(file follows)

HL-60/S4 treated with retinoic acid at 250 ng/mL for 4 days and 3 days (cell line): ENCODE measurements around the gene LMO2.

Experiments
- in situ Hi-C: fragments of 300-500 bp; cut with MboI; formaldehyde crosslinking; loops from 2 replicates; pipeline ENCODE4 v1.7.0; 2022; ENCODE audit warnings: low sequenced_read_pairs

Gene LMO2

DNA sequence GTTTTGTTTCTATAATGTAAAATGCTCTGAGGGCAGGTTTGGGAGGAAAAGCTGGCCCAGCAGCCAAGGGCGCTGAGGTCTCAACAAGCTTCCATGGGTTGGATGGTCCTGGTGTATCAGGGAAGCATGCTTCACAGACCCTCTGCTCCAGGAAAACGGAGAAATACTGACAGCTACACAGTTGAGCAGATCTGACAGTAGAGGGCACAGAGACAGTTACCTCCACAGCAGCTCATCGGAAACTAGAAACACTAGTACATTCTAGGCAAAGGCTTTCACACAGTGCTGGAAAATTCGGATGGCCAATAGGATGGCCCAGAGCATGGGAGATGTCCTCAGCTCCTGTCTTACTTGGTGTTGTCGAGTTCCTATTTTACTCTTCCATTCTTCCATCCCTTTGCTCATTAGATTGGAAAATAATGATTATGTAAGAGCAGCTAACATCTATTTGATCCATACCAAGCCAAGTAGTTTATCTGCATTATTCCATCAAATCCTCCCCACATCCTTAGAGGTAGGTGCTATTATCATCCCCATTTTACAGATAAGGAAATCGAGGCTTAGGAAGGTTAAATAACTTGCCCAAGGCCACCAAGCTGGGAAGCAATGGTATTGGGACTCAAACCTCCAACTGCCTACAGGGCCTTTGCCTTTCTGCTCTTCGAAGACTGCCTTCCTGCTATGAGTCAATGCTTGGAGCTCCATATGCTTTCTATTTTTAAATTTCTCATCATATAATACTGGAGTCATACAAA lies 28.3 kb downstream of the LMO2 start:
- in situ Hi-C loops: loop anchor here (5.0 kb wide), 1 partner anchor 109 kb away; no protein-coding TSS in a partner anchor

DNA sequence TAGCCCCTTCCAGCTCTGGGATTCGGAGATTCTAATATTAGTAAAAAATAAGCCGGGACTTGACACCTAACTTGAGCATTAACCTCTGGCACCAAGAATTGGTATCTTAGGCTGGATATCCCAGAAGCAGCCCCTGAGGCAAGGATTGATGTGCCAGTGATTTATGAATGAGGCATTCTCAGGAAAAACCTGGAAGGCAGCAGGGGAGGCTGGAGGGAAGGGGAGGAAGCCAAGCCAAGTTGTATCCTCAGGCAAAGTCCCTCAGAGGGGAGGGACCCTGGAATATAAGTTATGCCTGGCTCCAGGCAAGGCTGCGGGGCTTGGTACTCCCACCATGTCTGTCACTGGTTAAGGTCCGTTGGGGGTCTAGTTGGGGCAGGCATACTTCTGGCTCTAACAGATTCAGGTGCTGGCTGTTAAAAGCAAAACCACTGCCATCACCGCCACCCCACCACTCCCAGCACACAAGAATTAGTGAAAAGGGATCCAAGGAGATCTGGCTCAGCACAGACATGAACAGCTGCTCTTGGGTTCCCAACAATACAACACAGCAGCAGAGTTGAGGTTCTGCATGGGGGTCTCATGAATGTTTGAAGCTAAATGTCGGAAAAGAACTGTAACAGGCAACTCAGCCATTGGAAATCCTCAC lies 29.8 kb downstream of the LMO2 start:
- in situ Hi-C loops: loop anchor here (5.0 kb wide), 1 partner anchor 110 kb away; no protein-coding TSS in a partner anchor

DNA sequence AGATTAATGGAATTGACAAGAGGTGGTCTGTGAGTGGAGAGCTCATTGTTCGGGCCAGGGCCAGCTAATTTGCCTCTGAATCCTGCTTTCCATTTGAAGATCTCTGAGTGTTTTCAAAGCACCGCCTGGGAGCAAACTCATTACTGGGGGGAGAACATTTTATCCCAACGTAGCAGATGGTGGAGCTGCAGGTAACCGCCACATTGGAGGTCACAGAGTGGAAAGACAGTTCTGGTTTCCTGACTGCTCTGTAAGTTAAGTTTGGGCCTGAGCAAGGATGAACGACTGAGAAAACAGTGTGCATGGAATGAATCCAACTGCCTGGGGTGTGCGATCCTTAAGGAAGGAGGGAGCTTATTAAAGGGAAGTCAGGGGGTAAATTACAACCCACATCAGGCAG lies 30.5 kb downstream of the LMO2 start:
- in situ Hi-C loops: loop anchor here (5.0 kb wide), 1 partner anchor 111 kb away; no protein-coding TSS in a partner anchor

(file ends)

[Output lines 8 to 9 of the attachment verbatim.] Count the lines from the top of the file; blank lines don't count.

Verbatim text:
- in situ Hi-C loops: loop anchor here (5.0 kb wide), 1 partner anchor 110 kb away; no protein-coding TSS in a partner anchor

DNA sequence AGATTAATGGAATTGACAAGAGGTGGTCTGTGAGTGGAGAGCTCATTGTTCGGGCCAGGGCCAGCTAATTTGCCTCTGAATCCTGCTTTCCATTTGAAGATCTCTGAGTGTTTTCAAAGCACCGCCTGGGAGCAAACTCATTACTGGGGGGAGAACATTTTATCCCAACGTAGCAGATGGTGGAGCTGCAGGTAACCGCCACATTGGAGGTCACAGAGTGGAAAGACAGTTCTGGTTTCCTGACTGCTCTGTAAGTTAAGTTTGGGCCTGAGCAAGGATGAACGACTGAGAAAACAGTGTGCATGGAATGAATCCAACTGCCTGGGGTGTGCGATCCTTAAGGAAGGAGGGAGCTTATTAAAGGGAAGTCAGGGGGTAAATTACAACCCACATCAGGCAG lies 30.5 kb downstream of the LMO2 start: